Leaders of the Global Food Ventures initiative in MnDRIVE have awarded funding for six new projects and renewed funding for nine of the 19 projects funded in 2014. The projects include awards to scientists in the university's College of Food, Agricultural and Natural Resource Sciences; College of Veterinary Medicine and School of Public Health.
The newly funded projects and their principal investigators are:
Commercialization of Minnesota-grown hazelnuts: investigating quality and incentives to grow and purchase American and hybrid hazelnuts
The objective of this project is to identify and address barriers to expanding Minnesota's hazelnut industry. Hazelnuts are a healthy, local food and offer new economic opportunities for the food industry and farmers, while providing continuous living landscape cover that protects Minnesota's soil and water resources. This project will help growers better manage harvests by identifying flavor and chemical constituents and protocols to maintain best quality. It will also support consumer preference testing under different roasting and processing conditions. Lastly, it will assist industry expansion by identifying and charting key steps needed to expand supply and increase profitability.
Donald Wyse, CFANS
Building an Integrated Aquaponic System to Meet Health, Nutrition and Employment Objectives in Local Minority Communities
This project will design and test aquaponics options for implementation at family or community level with Hmong communities in the Twin Cities area as a pilot. Project partners will select, implement and together with Hmong community partners, evaluate the viability of the different options using social, economic and environmental criteria. We will evaluate innovations related to the use of algae and food waste as a source of food for fish, control sensors to aid in the management of the system and an appropriate scale of production to meet nutrition needs as well as providing enterprise development opportunities in minority communities.
Dean Current, CFANS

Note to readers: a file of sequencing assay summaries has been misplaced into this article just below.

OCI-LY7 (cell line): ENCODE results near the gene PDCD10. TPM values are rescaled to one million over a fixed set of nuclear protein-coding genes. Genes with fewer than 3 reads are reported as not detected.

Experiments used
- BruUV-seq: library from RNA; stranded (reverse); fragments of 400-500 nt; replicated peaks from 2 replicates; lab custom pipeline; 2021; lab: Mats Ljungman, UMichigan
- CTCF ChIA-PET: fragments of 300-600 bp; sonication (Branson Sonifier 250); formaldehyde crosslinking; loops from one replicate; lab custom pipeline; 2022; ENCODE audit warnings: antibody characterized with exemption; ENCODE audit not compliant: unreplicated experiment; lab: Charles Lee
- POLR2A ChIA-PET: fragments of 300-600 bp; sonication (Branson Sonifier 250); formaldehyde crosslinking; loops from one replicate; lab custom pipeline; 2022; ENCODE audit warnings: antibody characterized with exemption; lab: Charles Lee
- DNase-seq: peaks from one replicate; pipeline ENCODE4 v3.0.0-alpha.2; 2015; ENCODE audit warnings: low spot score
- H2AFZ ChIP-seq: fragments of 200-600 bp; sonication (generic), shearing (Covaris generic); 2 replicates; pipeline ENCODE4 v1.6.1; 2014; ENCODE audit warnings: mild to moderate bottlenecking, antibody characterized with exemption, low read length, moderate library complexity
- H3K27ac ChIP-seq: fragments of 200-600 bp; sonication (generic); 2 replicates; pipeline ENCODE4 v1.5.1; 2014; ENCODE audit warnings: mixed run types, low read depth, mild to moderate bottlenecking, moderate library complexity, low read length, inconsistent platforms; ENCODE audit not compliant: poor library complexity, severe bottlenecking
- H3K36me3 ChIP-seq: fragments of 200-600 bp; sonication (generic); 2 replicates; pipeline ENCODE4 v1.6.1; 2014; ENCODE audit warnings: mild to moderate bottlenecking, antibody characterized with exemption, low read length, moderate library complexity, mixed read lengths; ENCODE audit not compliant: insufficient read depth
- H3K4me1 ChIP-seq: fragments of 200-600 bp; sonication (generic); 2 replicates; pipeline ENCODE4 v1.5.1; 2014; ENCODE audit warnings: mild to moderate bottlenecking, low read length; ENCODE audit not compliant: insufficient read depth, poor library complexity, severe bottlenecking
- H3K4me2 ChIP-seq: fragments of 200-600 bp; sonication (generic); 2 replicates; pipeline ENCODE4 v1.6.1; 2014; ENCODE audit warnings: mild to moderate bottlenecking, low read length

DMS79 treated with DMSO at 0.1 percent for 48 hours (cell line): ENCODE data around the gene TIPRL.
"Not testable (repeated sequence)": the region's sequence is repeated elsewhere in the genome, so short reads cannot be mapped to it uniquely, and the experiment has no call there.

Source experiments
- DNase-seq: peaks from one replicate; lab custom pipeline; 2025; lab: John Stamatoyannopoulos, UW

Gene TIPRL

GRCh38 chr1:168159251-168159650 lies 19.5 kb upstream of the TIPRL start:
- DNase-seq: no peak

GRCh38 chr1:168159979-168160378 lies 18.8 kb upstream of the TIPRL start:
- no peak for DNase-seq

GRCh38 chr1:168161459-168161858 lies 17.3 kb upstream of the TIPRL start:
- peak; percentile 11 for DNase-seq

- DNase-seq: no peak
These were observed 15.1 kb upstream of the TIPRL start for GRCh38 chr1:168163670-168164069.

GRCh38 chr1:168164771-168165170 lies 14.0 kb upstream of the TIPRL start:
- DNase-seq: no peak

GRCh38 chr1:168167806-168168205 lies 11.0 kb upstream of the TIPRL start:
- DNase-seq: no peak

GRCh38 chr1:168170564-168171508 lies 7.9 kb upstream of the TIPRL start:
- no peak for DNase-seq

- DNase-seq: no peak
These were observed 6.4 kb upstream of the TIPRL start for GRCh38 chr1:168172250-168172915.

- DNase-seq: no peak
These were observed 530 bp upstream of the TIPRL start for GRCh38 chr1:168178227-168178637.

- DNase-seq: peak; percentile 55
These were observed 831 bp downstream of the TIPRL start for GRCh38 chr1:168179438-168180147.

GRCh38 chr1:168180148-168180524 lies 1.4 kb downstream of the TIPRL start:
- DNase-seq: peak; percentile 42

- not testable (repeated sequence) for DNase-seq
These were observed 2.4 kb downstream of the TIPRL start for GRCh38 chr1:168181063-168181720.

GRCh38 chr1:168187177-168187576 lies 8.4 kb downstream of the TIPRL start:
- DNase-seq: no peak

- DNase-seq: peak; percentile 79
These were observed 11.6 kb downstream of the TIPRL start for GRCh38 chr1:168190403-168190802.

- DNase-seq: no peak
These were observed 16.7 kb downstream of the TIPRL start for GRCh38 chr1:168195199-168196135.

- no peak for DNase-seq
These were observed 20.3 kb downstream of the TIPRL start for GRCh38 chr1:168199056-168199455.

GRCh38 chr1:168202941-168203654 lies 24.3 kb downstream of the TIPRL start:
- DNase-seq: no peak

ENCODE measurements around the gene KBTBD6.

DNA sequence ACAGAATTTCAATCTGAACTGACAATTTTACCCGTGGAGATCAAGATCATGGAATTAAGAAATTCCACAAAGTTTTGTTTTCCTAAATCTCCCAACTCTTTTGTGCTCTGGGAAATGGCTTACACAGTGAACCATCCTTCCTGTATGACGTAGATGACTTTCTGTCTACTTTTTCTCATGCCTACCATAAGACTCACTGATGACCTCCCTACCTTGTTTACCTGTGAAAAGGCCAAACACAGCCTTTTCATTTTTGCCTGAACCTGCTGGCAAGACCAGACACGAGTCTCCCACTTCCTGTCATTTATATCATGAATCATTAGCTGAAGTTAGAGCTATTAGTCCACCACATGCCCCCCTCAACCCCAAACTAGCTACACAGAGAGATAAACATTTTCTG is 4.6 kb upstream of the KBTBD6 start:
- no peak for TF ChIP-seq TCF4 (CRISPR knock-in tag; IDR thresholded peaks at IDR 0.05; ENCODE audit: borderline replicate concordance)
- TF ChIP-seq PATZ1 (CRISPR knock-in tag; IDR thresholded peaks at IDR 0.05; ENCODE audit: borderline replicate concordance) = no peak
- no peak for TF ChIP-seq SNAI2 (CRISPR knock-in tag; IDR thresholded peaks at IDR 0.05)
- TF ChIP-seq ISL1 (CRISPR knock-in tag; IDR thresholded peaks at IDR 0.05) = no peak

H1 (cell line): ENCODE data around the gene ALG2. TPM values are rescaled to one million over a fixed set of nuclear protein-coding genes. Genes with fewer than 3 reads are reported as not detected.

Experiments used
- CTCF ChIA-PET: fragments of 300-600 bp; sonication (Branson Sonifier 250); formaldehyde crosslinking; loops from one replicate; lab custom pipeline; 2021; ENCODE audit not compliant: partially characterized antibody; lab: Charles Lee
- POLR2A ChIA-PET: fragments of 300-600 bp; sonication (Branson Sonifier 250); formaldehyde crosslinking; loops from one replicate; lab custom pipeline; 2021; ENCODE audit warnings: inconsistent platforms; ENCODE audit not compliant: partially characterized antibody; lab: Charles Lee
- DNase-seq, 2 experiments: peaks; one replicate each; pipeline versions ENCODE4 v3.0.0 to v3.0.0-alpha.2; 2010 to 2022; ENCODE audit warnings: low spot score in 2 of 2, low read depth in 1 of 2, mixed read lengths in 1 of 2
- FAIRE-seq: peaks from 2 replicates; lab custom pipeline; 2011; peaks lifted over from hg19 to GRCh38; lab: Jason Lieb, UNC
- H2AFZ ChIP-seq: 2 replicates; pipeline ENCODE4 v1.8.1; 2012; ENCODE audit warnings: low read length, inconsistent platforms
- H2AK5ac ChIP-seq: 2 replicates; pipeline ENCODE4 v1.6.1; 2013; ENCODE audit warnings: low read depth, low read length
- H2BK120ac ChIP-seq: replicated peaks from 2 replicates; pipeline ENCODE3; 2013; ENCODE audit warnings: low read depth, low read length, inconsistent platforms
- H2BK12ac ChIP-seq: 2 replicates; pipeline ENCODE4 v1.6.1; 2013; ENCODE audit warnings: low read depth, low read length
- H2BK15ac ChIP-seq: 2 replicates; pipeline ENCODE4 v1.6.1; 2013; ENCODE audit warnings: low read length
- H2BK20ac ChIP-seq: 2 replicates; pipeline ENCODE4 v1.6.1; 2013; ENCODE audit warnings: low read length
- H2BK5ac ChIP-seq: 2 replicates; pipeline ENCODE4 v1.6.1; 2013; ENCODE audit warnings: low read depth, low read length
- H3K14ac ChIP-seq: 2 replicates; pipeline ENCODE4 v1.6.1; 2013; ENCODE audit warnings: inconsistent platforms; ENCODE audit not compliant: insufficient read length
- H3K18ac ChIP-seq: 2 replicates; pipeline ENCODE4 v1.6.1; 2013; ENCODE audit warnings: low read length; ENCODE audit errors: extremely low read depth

Advancing Microbial Inoculants for Improved Crop Productivity
Microbes represent the new frontier for achieving significant and sustainable increases in crop yields. Our goal is to commercialize microbial inoculants for enhancing crop yields in diverse production systems. To accomplish this, we have developed and continue to develop microbial mixtures based upon systematic understanding of individual microbial characteristics. Commercial development also demands rigorous field data documenting effectiveness on diverse crops as well as information on inoculum production capacities. The proposed work will accomplish these tasks and, in partnership with external collaborators, provide information necessary to secure external investment and support development of a comprehensive Phase I business plan.
Linda Kinkel, CFANS
Developing new biosecurity systems to mitigate the spread of highly pathogenic avian influenza in wild birds
Highly pathogenic avian influenza (HPAI) was introduced to the first flock of turkeys in Minnesota in late February, 2015. Since then, through the movement of migratory birds, infection of local resident birds and biosecurity that is not adequately addressing the route of introduction, more than 50 flocks have been infected in Minnesota and surrounding states. This project will examine wild birds in the region of and on farms as potential sources and vectors, look for environmental concentrations of HPAIV, model farm and local environmental attributes to understand risk and finally, develop evidence based biosecurity to address HPAIV introduction and spread.
Carol Cardona, CVM
Tools to assess and promote implementation of strategies for prevention of foodborne salmonellosis in the food chain using source attribution modeling
Despite efforts made by industry, state and federal administration and general public, salmonellosis remains one of the most important foodborne diseases in Minnesota and in the United States. This project will promote the implementation of coordinated control and prevention strategies focusing on the different sources of Salmonella infection in its complex epidemiological cycle (livestock, food) by means of end user-adapted training tools. These tools, developed using data from MN, will help to demonstrate the Salmonella-associated risk managed by the different players in the food production system and the impact of their practices on the next level in the production chain.
Julio Alvarez, CVM
Developing Electronic Audio-Visual Food Safety Training for Limited English-Speaking Workers in the Food Service Industry
The goal of this proposal is to develop a user-friendly, interactive food safety-training program tailored for low literacy and limited English workers, a critical segment of the Minnesota food industry workforce. The program will be designed and developed using iOS and/or Android applications (apps). This app will supplement live training, and will be organized by topics covered in the food safety certification class. Learners will use this app to prepare for the food manager certification class and receive rapid feedback on their understanding through voiceover multiple choice questions, selection of a corresponding image on the screen, or other audio-visual cues.
Craig Hedberg, School of Public Health